The Four Seasons, Ain’t That A Shame, Vee Jay 1059, 1963
I’ve written about The Four Seasons before, and how they were, for a while, the biggest group in the world. I’ve also written about Vee-Jay Records, and how this little R&B label in Chicago ended up with both The Four Seasons and The Beatles on their roster. This record came out at the time the band and the label had their falling out.
It was the fourth Vee-Jay album released by the group in one year. If that sounds like a lot, it’s because it was. As Candy Girl was reaching its #3 peak chart position, the group began to realize they hand’t been paid for any of it. The group not only sued, but also held back material from the company. Vee-Jay, always desperate for cash, would mine this album for singles and re-titled Re-Releases for a year.
And its not that good of an album! Stay!, a cover song that was a very good cover version, is the best song on it. The rest, however, is not the group’s best material. The group must have been exhausted from all the writing and recording that they were just pooped out. As was their record company, struggling to keep the lights on despite overwhelming success. I just wish it was an album I actually liked..
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Frankie Valli, Closeup, Private Stock 2000, 1975
The Four Seasons were not doing too well by the early 70s. Their records weren’t selling and they were dropped from their record label, Philips. Bizarrely, they signed with Motown Records, who also dropped them after an album and a half. The group paid $4000 to buy one of their unreleased tracks back. It was money well spent, and released as a Frankie Valli solo single, My Eyes Adored You went to #1. This was the album that they made to accompany it.
When I say they, I mean the bedrock partnership of Valli, Bob Gaudio and producer Bob Crewe. By the time this record rolled around, records got released under the name Frankie Valli, The Four Seasons, and Frankie Valli & The Four Seasons, but it didn’t matter. It’s all the same people on the records.
The record also has one of the first songs I can think of on a pop record that is longer than 10 minutes. This is not necessarily a disco album, but some of it is proto-disco, with all 10:09 of Swearin’ To God as my evidence. One other fun fact is that the female vocalist is a young Patti Austin. It’s a great album for what it is, and it’s always great to find a long album version of a single that you know so well.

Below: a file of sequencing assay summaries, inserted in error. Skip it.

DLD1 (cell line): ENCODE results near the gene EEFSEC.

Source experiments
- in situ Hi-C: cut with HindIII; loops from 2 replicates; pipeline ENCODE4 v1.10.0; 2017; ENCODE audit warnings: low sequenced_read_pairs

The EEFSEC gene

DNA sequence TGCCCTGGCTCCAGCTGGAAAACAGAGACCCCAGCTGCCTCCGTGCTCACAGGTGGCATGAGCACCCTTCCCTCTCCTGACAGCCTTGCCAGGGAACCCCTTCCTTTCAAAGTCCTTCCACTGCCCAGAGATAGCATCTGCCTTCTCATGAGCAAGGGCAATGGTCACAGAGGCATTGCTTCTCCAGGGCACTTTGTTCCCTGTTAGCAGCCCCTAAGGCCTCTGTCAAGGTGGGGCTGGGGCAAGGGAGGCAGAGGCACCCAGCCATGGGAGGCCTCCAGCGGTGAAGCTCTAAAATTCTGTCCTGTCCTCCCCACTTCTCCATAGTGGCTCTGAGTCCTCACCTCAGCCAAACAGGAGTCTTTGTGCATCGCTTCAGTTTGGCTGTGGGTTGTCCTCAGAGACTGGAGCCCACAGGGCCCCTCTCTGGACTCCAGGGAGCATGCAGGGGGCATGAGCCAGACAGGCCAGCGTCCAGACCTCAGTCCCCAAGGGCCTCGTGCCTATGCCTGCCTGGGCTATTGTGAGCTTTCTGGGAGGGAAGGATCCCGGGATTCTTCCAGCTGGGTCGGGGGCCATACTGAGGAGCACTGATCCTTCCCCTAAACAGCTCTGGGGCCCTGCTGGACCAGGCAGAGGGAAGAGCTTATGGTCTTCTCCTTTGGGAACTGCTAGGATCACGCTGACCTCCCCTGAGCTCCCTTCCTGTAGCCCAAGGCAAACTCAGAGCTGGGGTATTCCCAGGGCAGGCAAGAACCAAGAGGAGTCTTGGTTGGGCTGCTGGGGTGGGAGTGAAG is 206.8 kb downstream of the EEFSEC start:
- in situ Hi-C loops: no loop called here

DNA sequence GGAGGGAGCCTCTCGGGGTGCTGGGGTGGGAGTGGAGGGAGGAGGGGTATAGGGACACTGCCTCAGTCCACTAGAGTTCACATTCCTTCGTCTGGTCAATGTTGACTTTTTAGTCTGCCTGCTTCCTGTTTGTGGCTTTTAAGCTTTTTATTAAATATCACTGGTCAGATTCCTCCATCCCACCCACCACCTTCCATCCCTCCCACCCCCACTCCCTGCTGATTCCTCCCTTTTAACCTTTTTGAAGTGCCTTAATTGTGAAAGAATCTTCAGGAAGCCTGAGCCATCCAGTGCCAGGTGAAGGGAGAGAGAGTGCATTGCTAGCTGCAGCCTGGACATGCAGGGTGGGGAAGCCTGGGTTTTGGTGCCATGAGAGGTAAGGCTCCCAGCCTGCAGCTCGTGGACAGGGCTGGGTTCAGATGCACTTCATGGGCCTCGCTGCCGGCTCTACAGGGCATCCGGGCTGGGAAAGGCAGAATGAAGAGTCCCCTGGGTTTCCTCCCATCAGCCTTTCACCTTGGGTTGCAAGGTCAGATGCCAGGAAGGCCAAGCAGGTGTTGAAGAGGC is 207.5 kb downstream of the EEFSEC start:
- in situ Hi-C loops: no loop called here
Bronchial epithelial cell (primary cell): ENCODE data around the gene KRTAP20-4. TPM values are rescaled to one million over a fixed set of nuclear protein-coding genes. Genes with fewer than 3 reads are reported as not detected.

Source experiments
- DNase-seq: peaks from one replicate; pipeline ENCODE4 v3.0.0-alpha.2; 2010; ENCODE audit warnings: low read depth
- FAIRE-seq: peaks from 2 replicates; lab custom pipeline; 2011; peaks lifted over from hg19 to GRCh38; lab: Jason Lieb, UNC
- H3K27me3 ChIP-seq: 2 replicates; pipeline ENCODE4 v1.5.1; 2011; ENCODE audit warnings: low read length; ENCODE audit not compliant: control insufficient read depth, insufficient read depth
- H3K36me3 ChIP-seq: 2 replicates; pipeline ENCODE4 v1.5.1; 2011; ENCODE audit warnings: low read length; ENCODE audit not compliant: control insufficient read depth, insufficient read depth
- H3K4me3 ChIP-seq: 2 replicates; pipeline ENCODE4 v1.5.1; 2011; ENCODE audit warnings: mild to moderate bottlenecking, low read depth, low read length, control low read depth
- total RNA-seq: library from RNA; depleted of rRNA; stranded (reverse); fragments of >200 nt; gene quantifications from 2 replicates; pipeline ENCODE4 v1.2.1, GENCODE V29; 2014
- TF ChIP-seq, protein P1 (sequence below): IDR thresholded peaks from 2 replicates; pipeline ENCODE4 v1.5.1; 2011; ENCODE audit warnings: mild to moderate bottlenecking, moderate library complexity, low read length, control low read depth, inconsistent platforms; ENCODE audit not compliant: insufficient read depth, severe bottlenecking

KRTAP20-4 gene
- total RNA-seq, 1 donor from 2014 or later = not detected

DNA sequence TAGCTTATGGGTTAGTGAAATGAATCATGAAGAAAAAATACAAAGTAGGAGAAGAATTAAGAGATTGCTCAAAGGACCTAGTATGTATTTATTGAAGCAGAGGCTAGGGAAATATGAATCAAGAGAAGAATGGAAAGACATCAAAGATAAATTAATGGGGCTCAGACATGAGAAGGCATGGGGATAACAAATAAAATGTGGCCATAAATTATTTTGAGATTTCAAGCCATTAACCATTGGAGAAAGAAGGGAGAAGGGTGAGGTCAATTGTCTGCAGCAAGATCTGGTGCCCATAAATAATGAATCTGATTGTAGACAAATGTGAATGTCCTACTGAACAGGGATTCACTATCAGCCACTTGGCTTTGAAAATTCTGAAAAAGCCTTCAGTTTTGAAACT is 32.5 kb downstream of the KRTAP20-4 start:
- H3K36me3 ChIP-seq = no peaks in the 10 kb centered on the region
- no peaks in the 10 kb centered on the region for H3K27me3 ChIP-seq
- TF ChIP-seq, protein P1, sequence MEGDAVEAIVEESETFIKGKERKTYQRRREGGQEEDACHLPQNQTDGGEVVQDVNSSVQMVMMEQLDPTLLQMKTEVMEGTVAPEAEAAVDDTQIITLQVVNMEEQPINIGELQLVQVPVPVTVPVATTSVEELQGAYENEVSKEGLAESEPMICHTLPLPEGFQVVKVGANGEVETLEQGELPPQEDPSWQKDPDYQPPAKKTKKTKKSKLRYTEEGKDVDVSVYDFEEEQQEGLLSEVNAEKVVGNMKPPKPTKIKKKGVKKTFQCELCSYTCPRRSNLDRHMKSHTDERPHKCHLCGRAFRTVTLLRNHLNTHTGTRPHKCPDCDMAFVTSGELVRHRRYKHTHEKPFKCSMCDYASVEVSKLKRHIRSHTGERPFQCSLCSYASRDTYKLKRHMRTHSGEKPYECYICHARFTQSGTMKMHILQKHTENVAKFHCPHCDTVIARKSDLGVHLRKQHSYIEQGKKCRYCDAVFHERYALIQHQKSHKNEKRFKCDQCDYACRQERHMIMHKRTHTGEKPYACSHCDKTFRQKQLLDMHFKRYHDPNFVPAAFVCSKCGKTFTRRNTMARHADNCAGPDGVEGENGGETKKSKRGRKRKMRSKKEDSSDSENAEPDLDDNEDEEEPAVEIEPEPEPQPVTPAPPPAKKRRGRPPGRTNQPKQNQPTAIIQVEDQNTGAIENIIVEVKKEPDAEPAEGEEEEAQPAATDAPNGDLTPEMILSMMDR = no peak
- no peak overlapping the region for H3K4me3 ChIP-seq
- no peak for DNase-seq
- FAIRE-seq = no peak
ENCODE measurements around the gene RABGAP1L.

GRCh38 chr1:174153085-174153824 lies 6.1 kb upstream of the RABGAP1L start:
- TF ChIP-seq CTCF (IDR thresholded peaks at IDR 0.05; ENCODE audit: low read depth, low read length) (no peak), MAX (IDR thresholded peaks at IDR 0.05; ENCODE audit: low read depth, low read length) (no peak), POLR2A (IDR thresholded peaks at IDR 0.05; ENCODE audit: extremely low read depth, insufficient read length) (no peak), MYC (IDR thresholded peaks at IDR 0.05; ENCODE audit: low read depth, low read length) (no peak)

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The 4 Seasons, Working My Way Back To You, Phillips PHS 600-201, 1966
The amazing success of The 4 Seasons musical Jersey Boys not only set box office records, but it increased the value of actual records. It used to be that albums like this by the groups were essentially free, owing to the fact that they really sold well originally but not many people kept them. 4 Seasons greatest hits packages were always available, so holding original albums like this one with only one hit that anyone would know made little sense.
It’s not like The 4 Seasons albums ever had the cache of The Beatles’ or even The Beach Boys for interesting album tracks. There are one or two here I like, but the group never considered their albums as concepts like other groups did. This album is really just a collection of throw aways, plus the one great hit.
As depicted in the show, this album came out just after original bassist Nick Massi left the group. Even though he is pictured on the cover and wrote one of the songs, he neither played or sang on it. After settling on Joe Long as a replacement, the group continued on releasing hit after hit with the “sound” of Frankie Valli becoming one of the greatest pop voices of all time.
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